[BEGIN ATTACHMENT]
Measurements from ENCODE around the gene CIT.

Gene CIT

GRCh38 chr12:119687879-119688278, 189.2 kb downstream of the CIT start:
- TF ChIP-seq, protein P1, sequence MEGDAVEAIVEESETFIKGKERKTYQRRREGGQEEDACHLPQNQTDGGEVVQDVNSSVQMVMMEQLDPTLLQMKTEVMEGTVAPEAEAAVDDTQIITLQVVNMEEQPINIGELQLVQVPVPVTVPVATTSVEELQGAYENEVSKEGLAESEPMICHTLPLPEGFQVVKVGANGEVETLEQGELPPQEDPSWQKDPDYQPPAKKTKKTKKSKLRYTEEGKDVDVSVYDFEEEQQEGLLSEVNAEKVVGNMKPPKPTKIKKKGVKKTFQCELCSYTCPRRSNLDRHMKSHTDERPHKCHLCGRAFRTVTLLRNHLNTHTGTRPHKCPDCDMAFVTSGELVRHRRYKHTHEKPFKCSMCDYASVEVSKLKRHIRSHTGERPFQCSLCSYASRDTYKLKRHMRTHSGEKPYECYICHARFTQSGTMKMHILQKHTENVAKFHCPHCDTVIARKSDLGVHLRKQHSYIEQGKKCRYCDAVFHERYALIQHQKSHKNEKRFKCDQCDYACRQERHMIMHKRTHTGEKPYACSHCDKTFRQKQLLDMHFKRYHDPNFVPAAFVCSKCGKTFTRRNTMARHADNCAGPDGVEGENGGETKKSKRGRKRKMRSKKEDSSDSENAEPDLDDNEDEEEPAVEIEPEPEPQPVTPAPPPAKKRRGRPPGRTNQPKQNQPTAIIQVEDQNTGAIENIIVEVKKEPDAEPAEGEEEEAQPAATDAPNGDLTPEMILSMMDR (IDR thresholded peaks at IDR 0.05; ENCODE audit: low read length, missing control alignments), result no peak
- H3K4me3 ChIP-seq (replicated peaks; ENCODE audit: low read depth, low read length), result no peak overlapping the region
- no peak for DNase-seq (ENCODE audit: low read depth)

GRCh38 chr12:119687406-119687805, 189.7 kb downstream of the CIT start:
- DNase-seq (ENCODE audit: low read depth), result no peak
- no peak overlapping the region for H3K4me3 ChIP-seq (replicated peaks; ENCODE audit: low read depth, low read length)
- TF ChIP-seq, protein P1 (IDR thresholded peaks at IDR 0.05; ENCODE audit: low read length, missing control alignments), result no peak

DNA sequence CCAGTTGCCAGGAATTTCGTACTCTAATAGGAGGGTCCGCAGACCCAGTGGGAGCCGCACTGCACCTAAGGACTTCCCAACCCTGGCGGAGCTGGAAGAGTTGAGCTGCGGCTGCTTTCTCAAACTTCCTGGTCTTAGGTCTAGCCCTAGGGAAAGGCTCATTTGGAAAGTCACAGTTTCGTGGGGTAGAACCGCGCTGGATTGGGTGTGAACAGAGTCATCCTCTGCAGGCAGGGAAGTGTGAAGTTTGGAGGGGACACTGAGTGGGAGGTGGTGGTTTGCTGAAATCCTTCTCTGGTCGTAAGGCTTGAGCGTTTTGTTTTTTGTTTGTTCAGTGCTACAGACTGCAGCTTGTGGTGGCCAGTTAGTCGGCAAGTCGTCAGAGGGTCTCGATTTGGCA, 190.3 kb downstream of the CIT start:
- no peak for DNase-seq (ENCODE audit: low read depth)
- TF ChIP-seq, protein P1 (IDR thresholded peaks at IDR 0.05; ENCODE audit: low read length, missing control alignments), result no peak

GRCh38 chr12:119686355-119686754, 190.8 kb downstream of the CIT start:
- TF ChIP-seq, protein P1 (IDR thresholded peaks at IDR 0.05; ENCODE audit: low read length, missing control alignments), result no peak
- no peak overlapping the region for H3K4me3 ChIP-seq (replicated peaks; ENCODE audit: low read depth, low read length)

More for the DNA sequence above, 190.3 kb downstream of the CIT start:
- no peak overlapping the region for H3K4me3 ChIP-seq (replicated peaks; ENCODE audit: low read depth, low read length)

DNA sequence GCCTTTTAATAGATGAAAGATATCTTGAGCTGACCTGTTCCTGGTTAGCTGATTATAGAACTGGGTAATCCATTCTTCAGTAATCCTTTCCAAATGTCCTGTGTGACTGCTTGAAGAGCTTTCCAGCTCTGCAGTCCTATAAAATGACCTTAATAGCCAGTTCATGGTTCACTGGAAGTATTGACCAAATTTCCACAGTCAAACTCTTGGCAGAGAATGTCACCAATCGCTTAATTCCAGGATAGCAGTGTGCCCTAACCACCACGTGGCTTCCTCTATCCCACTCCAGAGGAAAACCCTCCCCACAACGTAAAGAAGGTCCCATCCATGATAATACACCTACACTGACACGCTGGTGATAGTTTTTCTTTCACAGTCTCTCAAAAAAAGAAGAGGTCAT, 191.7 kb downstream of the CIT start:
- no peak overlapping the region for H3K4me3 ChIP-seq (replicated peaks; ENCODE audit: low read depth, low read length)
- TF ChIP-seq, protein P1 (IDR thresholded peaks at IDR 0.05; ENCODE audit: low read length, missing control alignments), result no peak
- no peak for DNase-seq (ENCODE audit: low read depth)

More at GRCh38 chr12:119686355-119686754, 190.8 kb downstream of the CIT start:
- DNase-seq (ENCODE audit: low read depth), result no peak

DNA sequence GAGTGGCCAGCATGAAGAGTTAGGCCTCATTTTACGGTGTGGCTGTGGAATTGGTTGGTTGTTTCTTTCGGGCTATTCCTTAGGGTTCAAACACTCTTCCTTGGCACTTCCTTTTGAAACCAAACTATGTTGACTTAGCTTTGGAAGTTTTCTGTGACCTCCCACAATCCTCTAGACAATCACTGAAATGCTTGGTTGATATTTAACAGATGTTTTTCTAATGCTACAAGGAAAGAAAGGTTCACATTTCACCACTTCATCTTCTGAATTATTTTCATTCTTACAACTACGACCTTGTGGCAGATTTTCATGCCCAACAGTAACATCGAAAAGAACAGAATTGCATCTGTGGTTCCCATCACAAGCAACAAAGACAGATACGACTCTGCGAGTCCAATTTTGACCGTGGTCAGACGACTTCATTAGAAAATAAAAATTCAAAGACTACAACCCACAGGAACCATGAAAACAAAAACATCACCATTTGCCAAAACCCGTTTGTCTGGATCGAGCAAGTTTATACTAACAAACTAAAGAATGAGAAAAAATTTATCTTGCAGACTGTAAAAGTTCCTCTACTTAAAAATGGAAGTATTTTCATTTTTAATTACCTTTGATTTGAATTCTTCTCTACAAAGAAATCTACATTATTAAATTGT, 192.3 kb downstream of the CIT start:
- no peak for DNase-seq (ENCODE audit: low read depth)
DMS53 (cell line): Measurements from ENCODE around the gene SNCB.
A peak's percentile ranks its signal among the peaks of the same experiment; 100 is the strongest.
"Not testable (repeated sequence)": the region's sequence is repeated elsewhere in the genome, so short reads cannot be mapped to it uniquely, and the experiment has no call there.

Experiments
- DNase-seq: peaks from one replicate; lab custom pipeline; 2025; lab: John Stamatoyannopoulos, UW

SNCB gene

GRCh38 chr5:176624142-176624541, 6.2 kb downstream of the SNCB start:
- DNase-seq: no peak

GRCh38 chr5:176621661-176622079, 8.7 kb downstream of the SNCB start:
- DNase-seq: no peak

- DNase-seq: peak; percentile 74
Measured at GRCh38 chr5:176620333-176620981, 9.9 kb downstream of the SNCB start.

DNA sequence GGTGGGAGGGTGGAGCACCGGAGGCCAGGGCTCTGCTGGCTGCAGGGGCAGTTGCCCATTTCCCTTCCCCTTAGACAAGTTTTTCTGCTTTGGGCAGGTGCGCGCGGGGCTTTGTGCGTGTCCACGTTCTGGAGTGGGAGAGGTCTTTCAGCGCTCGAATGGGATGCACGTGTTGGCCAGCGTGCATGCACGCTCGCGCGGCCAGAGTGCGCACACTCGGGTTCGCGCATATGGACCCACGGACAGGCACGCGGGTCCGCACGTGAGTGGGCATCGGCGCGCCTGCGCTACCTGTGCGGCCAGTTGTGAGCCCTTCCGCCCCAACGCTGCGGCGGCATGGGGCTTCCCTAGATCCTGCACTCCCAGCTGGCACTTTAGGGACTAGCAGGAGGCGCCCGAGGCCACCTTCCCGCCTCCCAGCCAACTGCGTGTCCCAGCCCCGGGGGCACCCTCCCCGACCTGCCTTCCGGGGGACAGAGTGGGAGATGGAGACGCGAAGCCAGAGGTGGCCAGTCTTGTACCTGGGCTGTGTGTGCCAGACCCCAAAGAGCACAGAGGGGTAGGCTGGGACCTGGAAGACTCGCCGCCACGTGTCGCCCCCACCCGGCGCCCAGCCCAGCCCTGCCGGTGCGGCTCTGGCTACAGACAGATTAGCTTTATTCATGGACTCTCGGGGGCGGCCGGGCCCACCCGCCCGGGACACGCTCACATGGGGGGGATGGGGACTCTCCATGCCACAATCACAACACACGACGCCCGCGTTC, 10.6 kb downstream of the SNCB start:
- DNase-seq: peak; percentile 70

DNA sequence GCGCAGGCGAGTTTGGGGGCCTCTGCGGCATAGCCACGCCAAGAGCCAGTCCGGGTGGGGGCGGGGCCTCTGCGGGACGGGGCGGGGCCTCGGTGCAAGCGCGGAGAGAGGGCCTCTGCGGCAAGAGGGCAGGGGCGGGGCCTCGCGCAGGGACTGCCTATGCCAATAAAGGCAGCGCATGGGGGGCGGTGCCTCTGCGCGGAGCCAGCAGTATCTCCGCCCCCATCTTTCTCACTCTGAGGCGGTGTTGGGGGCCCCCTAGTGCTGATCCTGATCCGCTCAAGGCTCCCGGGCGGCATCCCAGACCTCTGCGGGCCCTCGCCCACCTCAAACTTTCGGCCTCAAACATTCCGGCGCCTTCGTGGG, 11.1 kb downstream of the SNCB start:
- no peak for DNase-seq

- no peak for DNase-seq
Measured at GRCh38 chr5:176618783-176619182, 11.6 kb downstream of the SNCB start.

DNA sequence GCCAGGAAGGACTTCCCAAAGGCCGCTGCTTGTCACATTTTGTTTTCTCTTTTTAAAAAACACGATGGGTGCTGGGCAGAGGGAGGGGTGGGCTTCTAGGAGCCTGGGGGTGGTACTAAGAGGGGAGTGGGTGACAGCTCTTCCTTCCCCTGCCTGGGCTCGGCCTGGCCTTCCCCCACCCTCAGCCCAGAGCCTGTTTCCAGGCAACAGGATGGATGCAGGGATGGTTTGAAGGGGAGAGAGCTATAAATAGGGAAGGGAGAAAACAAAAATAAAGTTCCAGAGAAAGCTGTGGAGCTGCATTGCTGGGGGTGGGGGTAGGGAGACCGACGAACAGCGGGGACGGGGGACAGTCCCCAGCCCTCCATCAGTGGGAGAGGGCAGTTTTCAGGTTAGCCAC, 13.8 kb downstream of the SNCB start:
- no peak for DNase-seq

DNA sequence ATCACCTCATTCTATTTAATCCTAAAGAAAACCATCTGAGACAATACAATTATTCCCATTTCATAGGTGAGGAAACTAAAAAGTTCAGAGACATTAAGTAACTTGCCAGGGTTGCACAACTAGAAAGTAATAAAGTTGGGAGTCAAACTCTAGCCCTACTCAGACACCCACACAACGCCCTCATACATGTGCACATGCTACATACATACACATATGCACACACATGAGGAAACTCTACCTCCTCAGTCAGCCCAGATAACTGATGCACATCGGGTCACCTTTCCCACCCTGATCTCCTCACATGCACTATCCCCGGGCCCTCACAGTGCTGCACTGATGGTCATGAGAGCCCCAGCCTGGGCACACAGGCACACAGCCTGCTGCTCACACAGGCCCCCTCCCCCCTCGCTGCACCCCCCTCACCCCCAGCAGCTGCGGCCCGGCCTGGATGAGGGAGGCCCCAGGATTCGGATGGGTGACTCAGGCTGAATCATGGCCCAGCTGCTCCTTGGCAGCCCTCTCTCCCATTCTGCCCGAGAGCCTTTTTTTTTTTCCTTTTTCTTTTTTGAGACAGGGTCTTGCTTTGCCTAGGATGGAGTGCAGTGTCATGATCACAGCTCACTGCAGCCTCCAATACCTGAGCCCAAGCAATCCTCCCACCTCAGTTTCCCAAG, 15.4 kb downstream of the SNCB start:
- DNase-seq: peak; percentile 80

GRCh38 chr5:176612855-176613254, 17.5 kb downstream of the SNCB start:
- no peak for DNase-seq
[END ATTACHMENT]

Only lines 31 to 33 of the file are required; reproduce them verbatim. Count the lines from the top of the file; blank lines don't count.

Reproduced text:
- DNase-seq: peaks from one replicate; lab custom pipeline; 2025; lab: John Stamatoyannopoulos, UW

SNCB gene

GRCh38 chr5:176624142-176624541, 6.2 kb downstream of the SNCB start: